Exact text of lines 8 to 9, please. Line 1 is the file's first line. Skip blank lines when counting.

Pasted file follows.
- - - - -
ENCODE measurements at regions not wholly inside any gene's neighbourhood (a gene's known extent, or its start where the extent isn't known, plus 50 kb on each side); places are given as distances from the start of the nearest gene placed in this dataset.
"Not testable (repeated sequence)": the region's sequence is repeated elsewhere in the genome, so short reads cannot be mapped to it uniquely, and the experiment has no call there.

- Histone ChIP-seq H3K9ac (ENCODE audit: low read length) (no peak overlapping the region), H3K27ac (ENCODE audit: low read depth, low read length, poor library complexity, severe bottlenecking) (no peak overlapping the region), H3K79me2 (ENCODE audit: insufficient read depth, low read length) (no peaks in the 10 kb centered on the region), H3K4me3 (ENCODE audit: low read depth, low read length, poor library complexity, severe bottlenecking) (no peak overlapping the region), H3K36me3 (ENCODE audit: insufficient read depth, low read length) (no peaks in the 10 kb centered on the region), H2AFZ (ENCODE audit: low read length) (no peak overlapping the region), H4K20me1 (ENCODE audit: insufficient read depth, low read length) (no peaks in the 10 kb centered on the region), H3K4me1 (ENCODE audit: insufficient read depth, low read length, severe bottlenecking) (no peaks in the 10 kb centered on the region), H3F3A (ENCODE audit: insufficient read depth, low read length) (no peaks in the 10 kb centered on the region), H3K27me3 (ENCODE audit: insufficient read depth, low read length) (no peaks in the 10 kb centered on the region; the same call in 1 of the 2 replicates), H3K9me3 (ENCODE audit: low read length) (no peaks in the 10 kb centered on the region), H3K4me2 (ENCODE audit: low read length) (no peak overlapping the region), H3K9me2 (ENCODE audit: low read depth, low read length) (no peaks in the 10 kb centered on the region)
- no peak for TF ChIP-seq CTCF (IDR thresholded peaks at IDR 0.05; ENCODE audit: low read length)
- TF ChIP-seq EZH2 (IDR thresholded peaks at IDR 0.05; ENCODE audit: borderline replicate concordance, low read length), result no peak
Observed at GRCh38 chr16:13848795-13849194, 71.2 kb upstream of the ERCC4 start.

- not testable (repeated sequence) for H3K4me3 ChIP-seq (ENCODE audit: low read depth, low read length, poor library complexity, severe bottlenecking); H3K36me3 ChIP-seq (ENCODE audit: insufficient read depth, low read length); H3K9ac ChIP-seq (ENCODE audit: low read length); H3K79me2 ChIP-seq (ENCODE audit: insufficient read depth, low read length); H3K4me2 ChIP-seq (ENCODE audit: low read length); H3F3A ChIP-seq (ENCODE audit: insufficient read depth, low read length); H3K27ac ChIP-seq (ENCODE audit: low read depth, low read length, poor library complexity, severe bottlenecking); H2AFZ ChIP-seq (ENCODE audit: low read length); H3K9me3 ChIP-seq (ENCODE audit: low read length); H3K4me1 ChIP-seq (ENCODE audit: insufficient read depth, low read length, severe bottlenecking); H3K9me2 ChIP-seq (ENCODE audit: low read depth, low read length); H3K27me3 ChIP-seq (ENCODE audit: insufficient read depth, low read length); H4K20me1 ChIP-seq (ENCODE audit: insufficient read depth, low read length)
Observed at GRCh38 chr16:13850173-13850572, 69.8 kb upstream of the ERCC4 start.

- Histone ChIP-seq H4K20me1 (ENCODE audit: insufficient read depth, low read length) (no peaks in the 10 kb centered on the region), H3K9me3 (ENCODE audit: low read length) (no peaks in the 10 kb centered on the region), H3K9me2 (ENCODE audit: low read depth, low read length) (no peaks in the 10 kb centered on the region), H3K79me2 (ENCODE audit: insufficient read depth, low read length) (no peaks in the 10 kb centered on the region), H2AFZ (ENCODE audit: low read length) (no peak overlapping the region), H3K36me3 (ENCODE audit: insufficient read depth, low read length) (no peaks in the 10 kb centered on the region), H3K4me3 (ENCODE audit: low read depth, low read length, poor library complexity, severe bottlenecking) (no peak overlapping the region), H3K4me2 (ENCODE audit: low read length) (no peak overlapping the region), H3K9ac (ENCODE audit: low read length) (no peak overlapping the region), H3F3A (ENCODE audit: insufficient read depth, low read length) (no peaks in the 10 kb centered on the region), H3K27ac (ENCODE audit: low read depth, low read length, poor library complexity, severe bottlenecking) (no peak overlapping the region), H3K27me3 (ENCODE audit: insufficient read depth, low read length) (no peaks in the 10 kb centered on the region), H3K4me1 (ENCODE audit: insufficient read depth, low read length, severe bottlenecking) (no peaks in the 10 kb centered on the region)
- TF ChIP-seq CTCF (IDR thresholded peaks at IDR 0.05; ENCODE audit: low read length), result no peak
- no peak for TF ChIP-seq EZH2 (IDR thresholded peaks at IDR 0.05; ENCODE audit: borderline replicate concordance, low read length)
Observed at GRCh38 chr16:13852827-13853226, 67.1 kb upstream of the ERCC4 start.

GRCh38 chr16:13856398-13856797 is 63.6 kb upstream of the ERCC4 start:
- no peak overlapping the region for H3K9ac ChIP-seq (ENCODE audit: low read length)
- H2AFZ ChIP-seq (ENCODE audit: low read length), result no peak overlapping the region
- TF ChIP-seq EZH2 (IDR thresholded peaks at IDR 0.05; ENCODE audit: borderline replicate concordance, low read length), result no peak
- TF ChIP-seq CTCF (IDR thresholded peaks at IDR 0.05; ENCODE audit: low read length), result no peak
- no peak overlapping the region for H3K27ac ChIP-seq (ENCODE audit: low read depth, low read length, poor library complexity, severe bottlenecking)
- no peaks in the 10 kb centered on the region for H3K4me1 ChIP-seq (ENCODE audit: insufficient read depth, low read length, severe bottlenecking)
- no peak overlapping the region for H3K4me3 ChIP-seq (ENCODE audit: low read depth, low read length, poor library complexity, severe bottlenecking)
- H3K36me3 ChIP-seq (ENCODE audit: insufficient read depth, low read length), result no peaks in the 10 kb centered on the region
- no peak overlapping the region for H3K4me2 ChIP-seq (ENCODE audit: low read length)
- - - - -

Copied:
Observed at GRCh38 chr16:13850173-13850572, 69.8 kb upstream of the ERCC4 start.

- Histone ChIP-seq H4K20me1 (ENCODE audit: insufficient read depth, low read length) (no peaks in the 10 kb centered on the region), H3K9me3 (ENCODE audit: low read length) (no peaks in the 10 kb centered on the region), H3K9me2 (ENCODE audit: low read depth, low read length) (no peaks in the 10 kb centered on the region), H3K79me2 (ENCODE audit: insufficient read depth, low read length) (no peaks in the 10 kb centered on the region), H2AFZ (ENCODE audit: low read length) (no peak overlapping the region), H3K36me3 (ENCODE audit: insufficient read depth, low read length) (no peaks in the 10 kb centered on the region), H3K4me3 (ENCODE audit: low read depth, low read length, poor library complexity, severe bottlenecking) (no peak overlapping the region), H3K4me2 (ENCODE audit: low read length) (no peak overlapping the region), H3K9ac (ENCODE audit: low read length) (no peak overlapping the region), H3F3A (ENCODE audit: insufficient read depth, low read length) (no peaks in the 10 kb centered on the region), H3K27ac (ENCODE audit: low read depth, low read length, poor library complexity, severe bottlenecking) (no peak overlapping the region), H3K27me3 (ENCODE audit: insufficient read depth, low read length) (no peaks in the 10 kb centered on the region), H3K4me1 (ENCODE audit: insufficient read depth, low read length, severe bottlenecking) (no peaks in the 10 kb centered on the region)